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Immunotherapy vs. Chemotherapy as Second-line Treatment for NSCLC

Article

A real-world evidence study shows an advantage in median overall survival among non-small cell lung cancer patients who were treated with second-line immunotherapy compared to those treated with chemotherapy. Multivariable analysis showed healthcare resource utilization was comparable.

In a real-world retrospective study of veterans with advanced non-small cell lung cancer (NSCLC), second-line immunotherapy led to significantly better survival rates than did second-line chemotherapy. The findings reported in PLoS One last month may point to benefits for an understudied population.

Christina D. Williams, Ph.D., and her colleagues conducted a real-world evidence comparing immunotherapy and chemotherapy as second-line treatments.

Christina D. Williams, Ph.D., and her colleagues conducted a real-world evidence comparing immunotherapy and chemotherapy as second-line treatments.

Christina D. Williams, Ph.D., and her colleagues from Duke University and the Durham (North Carolina) ) Veterans Affairs Health Care System studied data from 4,609 veterans who received first-line therapy for stage IV NSCLC. Patients were followed from diagnosis between 2012 and 2017 to the study’s end in 2019. Of the 1,630 (35%) veterans who received second-line systemic therapy, 43% were treated with single-agent immune checkpoint inhibitors and 57% with single-agent or multi-agent chemotherapy regimens.

Median overall survival was 8.7 months in the immunotherapy group compared with 7 months in the chemotherapy group. Black patients, often underrepresented in clinical trials, had better outcomes than whites. Shorter survival times were associated with immunotherapy as first-line therapy, treatment with radiation and squamous cell histology.

Williams and her colleagues also looked at healthcare resource utilization, noting that there has been little research in this area because researchers have tended to focus on survival and other clinical outcomes. In their study, patients treated with second-line immunotherapy had an average of 47 outpatient visits and 14 oncology-specific outpatient visit. The chemotherapy patients had fewer visits: 31 outpatient visitsand nine oncology-specific ones. The proportion of hospitalizations was similar: 49% of immunotherapy patients had a hospitalization compared with 42% of chemotherapy patients. However, after a multivariable analysis, the differences in healthcare resource utilization disappeared and immunotherapy and chemotherapy groups were about the same.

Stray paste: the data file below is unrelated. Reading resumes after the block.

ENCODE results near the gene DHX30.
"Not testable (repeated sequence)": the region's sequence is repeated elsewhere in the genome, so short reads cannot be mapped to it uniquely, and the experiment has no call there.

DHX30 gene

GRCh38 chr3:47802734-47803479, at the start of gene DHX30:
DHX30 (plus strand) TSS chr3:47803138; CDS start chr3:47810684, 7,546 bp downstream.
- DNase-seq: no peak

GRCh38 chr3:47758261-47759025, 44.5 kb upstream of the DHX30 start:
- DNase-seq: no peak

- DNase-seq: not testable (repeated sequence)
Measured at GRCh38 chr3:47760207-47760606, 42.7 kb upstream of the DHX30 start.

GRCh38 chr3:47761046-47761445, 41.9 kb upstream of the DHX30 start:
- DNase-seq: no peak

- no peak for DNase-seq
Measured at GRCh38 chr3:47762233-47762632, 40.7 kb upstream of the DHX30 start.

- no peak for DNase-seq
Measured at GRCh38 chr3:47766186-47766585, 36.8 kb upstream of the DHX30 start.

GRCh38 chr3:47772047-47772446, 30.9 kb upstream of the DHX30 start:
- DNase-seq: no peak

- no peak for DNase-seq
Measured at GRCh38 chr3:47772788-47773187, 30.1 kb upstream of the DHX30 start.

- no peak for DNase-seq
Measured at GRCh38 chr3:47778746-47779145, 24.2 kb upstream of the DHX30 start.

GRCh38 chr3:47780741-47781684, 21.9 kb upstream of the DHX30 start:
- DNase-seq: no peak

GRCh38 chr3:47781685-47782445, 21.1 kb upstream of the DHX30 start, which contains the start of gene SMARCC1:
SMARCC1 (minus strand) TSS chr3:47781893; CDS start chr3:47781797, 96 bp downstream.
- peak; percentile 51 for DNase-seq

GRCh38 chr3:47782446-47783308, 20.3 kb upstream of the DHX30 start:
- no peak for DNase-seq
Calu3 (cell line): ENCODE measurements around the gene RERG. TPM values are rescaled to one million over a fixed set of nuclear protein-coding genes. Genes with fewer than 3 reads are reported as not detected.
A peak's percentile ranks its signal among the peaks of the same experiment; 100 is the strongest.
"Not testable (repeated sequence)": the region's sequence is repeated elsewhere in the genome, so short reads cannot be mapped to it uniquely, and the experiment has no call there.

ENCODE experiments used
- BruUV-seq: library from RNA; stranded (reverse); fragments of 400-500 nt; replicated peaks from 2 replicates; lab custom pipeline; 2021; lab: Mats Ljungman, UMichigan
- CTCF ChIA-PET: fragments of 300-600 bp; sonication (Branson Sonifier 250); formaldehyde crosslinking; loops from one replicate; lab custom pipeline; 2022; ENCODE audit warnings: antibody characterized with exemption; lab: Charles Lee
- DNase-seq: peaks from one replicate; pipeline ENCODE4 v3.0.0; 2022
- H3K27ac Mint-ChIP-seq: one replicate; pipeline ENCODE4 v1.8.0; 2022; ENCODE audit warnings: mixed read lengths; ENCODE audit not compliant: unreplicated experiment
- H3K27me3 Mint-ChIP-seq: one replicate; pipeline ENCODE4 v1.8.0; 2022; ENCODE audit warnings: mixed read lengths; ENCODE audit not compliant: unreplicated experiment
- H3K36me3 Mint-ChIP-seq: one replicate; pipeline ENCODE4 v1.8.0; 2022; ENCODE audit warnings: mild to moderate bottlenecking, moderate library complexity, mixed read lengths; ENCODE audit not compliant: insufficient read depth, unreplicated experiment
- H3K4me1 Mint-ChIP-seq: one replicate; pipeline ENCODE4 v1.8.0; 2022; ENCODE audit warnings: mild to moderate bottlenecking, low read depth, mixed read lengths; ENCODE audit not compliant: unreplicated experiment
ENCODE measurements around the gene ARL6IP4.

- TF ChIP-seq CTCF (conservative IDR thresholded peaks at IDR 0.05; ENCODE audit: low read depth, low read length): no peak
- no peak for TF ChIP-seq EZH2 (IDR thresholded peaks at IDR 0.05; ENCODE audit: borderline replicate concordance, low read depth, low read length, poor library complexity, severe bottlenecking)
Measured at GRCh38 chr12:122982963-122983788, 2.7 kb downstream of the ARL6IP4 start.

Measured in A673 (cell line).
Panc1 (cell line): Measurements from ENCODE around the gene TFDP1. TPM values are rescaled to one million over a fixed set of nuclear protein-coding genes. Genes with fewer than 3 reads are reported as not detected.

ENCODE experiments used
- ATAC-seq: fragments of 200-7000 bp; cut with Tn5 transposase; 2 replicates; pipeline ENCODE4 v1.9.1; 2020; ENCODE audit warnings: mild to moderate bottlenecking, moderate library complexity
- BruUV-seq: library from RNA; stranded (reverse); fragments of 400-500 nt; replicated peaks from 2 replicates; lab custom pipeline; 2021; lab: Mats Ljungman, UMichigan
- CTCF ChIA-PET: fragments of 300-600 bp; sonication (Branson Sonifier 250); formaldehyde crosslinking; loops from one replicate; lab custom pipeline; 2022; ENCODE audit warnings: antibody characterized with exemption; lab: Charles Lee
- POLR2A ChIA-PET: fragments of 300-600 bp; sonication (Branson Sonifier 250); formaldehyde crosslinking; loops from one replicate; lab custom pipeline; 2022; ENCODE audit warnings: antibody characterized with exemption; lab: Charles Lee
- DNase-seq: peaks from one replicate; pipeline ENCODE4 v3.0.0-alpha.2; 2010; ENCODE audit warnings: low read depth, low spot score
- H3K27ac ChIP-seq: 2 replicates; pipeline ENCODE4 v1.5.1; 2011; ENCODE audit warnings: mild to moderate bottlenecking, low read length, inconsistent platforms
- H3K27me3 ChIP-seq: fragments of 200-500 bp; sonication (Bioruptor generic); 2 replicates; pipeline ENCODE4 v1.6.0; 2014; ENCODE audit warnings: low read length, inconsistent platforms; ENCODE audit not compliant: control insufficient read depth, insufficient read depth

The side effects were similar with those found in other real-world studies of second-line NSCLC therapy. The most common were dyspnea, colitis/enterocolitis, and anemia in the immunotherapy group and anemia, colitis/enterocolitis, and nausea/vomiting in the chemotherapy group. Roughly 18% of the immunotherapy group had no side effects, compared with 30% of the chemotherapy group.

The researchers did not adjust for duration of drug exposure but said the “surprising” findings on post-treatment healthcare resource utilization and side effects may relate to treatment duration and pre-existing side effects.

Patients were more likely to receive immunotherapy in the latter years studied, suggesting a trend in clinical practice. The researchers also found geographic differences. Immunotherapy was used more often in the West and Midwest.

Patients who received immunotherapy as first-line treatment were significantly less likely to receive it as second-line treatment, according to Williams and her colleagues. They found, though, that older patients, in particular those with high comorbidity scores, were more likely to be treated with second-line immunotherapy. That finding, they say, may indicate that healthcare providers recommend immunotherapy over chemotherapy in patients who are perceived to be more frail, likely, in part, because they are concerned that older, less healthy patients might not be able to tolerate the side effects of chemotherapy.

Real-world studies are crucial to understanding the medical and economic consequences of immunotherapies and to identify unmet needs, wrote Williams and colleague. Clinical trials tend to be highly selective, they noted. Participants tend to be relatively young and healthy. in contrast to the mostly elderly general population of patient with metastatic NSCLC seen in general oncology practice. They point out that “approximately 70% of patients with NSCLC would fail to meet the inclusion criteria for the clinical trials used to approve these treatments.”

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